More insight on what happened in the states

November 13, 2020
We’re closing the week with another look at the impact of the state election results, as well as what you need to know during American Diabetes Month. Enjoy the weekend. (Around 650 words, 3 minutes, 15 seconds)
BIO

We’re closing the week with another look at the impact of the state election results, as well as what you need to know during American Diabetes Month. Enjoy the weekend. (Around 650 words, 3 minutes, 15 seconds)

 

More insight on what happened in the states

 
 

We checked in with BIO’s State Government Affairs team for another update on what happened in the states.

The topline takeaway: Democrats did not rise to the expectations that had been set earlier in the cycle—and the presidential race results were distinct from state races, with many people across the country voting for Joe Biden while also voting for Republicans down the ticket.

Where things stand:

  • Governors: 27 Republicans, 23 Democrats, with one Republican pickup (in Montana)
  • State Legislatures: 31 Republican, 18 Democratic, with Republicans picking up the New Hampshire House and Senate and Alaska House

The states are very partisan, with one party holding a “trifecta” (both state legislatures + the Governor’s office) in 39 states (24 Republican, 15 Democratic). Only 11 states have divided government, and Minnesota is the only state with split control of the legislature.


 
State Government Trifectas - Courtesy BIO
 

What does this mean? It’s going to be easier for state legislatures in certain states to expedite bills without much public debate like we would have with a more formidable minority. 

What are key health care issues to watch? COVID-19 vaccine approval and allocation and vaccine hesitancy will be at the top of the list. Keep an eye out for drug pricing bills, as both Republicans and Democrats ran on messaging around doing something on drug pricing. Genetic data privacy is a new issue starting to get traction, too. 

Did you miss our previous state election coverage? Visit the Good Day BIO Archives.

Thanks to BIO’s Michael Piersall on the advocacy team for sharing insights.

 
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What you need to know about diabetes, health equity, and COVID-19

 
 

November is American Diabetes Month and tomorrow is World Diabetes Day. We’re taking a day to share important resources and explain what needs to be done to ensure the diabetes community gets the care they need—now, and after the pandemic.

34.2 million Americans (10.5% of the population), had diabetes in 2018—and 1.5 million more are diagnosed each year, according to the American Diabetes Association (ADA).

It’s one of the most chronic conditions in school-age youth in the United States—affecting about 193,000 youth under age 20, according to NIH

And diabetes disproportionately affects Black Americans, who are 60% more likely to be diagnosed with the disease and spend two times as much on health care even though they earn half as much as whites.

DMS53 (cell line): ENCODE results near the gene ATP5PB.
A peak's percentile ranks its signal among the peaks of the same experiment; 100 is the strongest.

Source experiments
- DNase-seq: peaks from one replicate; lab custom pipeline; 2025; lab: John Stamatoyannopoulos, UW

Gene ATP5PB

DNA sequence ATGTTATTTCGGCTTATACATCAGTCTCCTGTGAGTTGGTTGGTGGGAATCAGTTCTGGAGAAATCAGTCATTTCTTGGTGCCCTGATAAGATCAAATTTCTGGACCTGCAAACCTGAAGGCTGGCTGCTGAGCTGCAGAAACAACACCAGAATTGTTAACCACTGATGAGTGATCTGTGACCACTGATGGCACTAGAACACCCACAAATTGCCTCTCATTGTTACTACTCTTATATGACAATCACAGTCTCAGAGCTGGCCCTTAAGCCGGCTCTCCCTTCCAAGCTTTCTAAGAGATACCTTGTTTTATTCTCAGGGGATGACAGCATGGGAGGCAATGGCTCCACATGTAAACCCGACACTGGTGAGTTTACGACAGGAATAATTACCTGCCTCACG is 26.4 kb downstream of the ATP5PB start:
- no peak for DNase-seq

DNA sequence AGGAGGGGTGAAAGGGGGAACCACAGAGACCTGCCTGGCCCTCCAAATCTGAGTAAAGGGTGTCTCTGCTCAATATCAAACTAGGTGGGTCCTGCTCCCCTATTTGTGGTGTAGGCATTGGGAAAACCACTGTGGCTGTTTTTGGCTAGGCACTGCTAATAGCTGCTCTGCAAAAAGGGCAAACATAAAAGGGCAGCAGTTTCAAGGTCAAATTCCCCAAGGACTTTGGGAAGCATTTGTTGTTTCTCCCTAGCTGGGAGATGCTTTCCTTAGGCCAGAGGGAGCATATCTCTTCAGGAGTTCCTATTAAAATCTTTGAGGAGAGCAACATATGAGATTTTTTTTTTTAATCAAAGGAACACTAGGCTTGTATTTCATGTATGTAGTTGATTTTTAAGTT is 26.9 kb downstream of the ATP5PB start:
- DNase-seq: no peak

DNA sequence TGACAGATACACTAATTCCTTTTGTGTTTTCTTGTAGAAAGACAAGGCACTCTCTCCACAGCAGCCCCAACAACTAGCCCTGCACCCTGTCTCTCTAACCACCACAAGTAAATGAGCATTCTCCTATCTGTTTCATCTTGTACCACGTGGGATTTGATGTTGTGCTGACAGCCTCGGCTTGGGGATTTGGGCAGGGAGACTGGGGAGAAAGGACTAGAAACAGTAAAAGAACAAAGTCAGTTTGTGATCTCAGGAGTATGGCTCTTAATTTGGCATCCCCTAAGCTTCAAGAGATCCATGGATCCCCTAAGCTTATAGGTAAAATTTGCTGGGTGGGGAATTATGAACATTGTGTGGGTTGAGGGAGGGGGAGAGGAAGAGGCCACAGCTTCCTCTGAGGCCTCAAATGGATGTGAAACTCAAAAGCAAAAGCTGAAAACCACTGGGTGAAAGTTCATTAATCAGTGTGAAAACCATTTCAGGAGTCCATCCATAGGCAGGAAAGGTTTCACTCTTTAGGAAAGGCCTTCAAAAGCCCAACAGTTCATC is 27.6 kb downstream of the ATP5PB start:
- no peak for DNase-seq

As the COVID-19 pandemic continues, it’s more important than ever to bring awareness to diabetes—because the disease is a risk factor for serious illness and death from COVID-19, and both diseases disproportionately affect people of color in America. 

“The COVID-19 pandemic and glaring examples of racial injustice are casting a bright light on an old problem in America,” says ADA. “Health inequity is obvious and widespread. It contributes to worse outcomes and higher risk for diabetes and many other diseases. And it undermines the wellbeing of our most underserved communities.” 

This month, ADA is taking action to call for expanded testing, zero-dollar co-pay caps, continuous health care coverage, and health equity—issues that are important to BIO, too. 

Visit the ADA’s COVID-19 Resource Center. 

Learn more about the diabetes R&D pipeline. Read BIO’s The State of Innovation in Highly Prevalent Chronic Diseases, Volume III: Type 2 Diabetes and Obesity Therapeutics

Learn more about what BIO’s doing to improve health equity. Visit www.bio.org/bioequality-agenda.

 

More Health Care News:

AP: UN: 870K measles cases in 2019, highest number in 23 years
“The number of children sickened by measles in 2019 was the highest in 23 years, according to new data published by the World Health Organization and the U.S. Centers for Disease Control and Prevention.” 

Biopharma Dive: Pfizer, with vaccine results positive, readies plans to ship coronavirus shot
“Distribution would initially involve about a dozen trucks per day leaving a Pfizer plant in Kalamazoo, Michigan, as well as 20 planes taking flight daily around the world, a company spokesperson said.”

 
 
 
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BIO Beltway Report
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President Trump’s Friday: He will receive an update on Operation Warp Speed at noon.

President-Elect Biden’s Friday: His COVID-19 task force is working on a plan to be ready “on Day 1” to distribute a vaccine.

What’s Happening on Capitol Hill: “Congress deadlocked on stimulus as lame duck begins,” says POLITICO.

 
 
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